Effect of Work-Family Compatibility Policies on Women’s Fertility Intention: A Case of South Korea

Seung-won Choi, Michigan State University

Over the past few decades, South Korea has received considerable attention for its lowest fertility rate. This remarkable fertility decline in Korea is especially notable in that there was a considerable lag in adopting effective policy in order to inhibit the fertility decline in Korea. That is, while there is strong evidence that the steep decline of fertility level below the replacement level within two and half decades is largely due to government policies and family planning programs to reduce family size (Cho, 2000); these types of policies were not repelled until the mid-1990s. As direct cash payment and indirect transfer policies to promote higher fertility has been largely ineffective, how improving work-family compatibility would affect women's fertility intention has important implications. Using the Korea Longitudinal Survey of Women and Families (KLoWF), we investigate the effect of work-family compatibility on women's fertility intention.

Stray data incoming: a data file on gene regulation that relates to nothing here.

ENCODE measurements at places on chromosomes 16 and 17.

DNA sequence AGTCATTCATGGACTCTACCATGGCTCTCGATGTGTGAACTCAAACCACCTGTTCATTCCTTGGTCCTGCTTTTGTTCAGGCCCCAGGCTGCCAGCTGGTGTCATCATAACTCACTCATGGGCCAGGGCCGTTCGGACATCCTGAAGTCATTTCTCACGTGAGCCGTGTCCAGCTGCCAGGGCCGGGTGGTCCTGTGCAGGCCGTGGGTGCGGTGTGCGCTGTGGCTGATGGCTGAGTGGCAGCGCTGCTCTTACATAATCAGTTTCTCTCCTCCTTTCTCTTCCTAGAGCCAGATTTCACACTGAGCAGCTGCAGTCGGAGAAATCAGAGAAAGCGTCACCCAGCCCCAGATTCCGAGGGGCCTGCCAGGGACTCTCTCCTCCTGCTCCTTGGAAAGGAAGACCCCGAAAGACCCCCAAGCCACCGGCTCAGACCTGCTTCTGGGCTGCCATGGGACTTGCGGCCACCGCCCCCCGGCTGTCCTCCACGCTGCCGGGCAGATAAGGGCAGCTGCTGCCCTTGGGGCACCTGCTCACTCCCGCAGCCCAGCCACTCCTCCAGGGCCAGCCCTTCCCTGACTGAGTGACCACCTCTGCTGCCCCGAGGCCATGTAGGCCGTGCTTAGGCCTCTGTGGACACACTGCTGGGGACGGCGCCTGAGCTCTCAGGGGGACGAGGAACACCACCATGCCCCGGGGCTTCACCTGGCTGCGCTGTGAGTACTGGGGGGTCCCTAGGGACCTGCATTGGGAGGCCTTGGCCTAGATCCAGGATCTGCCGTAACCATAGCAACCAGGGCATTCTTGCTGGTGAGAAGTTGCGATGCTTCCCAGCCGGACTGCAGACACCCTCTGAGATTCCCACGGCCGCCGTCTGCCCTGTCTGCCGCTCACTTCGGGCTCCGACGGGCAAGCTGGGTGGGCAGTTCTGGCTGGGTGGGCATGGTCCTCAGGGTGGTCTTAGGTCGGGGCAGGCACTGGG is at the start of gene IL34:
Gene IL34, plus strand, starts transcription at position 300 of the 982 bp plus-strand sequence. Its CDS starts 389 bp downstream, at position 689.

See extended abstract

Presented in Session 215: Reproductive and Sexual Health Policy and Politics